October is widely recognized as Breast Cancer Awareness Month; however, Ochsner Cancer Center Baton Rouge is putting a spin on that theme. “We are calling October Breast Self-Awareness Month,” said Dr. Burke “Jay” Brooks, chairman of Ochsner’s Baton Rouge hematology/oncology department. “The earlier breast cancer can be diagnosed, the more likely we’ll have a successful outcome.”
Except for skin cancers, breast cancer is the most common cancer in women in the U.S. Many experts say self-awareness is a key factor in early detection. This self-awareness can come in many forms.
- Know your risk factors - Since you can’t stop the two biggest risks, being a woman and aging, it’s vital to focus on the third biggest risk: Family.Learning your family history is important and will give doctors vital information in forming a proactive screening plan.
- Administer breast self-exams - Self-exams are important to identify any breast changes, such as: Lump, hard knot or thickening inside the breast or underarm area; Swelling, warmth, redness or darkening of the breast; Change in the size or shape of the breast; Dimpling or puckering of the skin; Itchy, scaly sore or rash on the nipple; Pulling-in of your nipple or other parts of the breast; Nipple discharge that starts suddenly; New pain in one spot that doesn't go away.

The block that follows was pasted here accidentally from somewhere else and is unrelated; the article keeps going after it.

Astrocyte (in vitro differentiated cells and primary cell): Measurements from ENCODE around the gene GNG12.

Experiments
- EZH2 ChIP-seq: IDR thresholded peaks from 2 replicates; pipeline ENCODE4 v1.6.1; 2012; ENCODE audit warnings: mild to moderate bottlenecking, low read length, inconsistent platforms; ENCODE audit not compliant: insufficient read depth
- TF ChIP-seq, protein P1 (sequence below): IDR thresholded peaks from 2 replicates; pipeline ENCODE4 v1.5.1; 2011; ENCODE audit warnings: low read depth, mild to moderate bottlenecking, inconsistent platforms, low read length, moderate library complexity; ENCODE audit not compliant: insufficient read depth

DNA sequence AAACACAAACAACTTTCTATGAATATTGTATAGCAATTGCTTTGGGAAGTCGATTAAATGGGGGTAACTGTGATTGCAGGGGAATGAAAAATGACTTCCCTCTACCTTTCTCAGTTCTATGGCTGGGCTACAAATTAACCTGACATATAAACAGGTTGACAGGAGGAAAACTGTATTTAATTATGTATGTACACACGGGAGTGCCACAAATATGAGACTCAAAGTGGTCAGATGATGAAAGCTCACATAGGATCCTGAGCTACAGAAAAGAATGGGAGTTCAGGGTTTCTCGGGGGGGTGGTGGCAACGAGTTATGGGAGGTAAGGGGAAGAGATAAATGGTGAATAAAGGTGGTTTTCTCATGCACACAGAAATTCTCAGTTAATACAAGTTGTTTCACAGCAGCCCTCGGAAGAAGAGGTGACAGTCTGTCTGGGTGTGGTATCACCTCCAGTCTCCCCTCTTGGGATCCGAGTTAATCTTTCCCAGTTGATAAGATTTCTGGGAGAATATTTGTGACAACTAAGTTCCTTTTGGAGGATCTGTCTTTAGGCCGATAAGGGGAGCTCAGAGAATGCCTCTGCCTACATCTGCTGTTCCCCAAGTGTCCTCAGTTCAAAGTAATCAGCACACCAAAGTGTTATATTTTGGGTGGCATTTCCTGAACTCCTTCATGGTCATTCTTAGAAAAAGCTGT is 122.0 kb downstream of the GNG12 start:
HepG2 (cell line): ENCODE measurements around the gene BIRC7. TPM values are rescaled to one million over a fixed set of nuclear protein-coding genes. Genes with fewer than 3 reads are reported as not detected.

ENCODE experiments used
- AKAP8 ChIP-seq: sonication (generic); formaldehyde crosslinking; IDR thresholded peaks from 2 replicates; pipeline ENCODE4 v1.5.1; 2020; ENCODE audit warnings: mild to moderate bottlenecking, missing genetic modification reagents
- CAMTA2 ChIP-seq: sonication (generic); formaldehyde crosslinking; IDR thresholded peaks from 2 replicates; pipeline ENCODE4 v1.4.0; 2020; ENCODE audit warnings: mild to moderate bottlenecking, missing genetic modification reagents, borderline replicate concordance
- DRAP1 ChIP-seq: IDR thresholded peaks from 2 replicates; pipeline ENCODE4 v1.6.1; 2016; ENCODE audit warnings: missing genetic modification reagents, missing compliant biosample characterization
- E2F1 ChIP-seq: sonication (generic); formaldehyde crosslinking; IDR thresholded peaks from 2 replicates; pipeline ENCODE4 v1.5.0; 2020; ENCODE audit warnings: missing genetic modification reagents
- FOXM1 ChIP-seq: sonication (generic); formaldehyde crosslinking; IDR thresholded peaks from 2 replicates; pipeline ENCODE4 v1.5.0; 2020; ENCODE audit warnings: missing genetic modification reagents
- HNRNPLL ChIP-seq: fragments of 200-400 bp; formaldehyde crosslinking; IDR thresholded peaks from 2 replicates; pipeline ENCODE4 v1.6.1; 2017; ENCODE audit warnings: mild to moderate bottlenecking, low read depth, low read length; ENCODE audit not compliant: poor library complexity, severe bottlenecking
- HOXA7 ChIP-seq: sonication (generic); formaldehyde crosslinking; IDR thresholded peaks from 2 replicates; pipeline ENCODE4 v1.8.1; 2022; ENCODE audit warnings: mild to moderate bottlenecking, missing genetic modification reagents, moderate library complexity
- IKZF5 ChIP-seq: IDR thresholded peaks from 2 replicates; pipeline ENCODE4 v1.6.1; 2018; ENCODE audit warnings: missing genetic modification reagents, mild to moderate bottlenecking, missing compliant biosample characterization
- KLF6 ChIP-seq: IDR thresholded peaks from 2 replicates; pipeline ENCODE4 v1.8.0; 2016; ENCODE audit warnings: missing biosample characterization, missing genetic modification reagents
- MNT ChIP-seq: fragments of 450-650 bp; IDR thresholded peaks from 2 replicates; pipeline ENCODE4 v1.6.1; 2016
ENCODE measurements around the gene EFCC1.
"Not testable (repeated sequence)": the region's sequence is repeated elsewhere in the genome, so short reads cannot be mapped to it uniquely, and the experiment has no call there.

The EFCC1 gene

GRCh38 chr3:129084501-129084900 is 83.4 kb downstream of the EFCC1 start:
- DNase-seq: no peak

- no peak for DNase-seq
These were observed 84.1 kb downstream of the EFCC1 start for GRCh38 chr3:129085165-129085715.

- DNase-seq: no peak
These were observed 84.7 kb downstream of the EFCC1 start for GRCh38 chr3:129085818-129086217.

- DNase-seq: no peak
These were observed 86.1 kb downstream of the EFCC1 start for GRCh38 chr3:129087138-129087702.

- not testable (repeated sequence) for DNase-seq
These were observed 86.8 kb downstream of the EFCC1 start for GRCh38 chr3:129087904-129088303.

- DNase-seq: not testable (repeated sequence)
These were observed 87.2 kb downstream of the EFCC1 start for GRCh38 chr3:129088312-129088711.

- Get screened - Have a clinical breast exam at least every three years starting at age 20, and every year starting at age 40. Have a mammogram every year starting at age 40 if you are at average risk.Speak with your doctor about which screenings are right for you if you are at high risk.
- Be well - Continuing a healthy lifestyle is important to deter many diseases, including breast cancer.Maintain a healthy weight, add exercise into your routine, limit alcohol intake and limit menopausal hormone use.
“Being self-aware of risk factors, exams, screenings and wellness can go a long way in prevention and early detection,” added Dr. Brooks. “Screening mammograms are covered under all major insurances, Medicare and Medicaid. If you are of age for a mammogram, there really is no excuse not to get one annually.”
This year, according to American Cancer Society statistics, it's estimated in the U.S. that there will be:
- New cases of invasive breast cancer - 266,120 women and 2,550 men
- Breast cancer deaths - 40,920 women and 480 men
For more information or to schedule an appointment with an Ochsner practitioner, call 225-761-5200 or visit www.Ochsner.org/info to schedule online.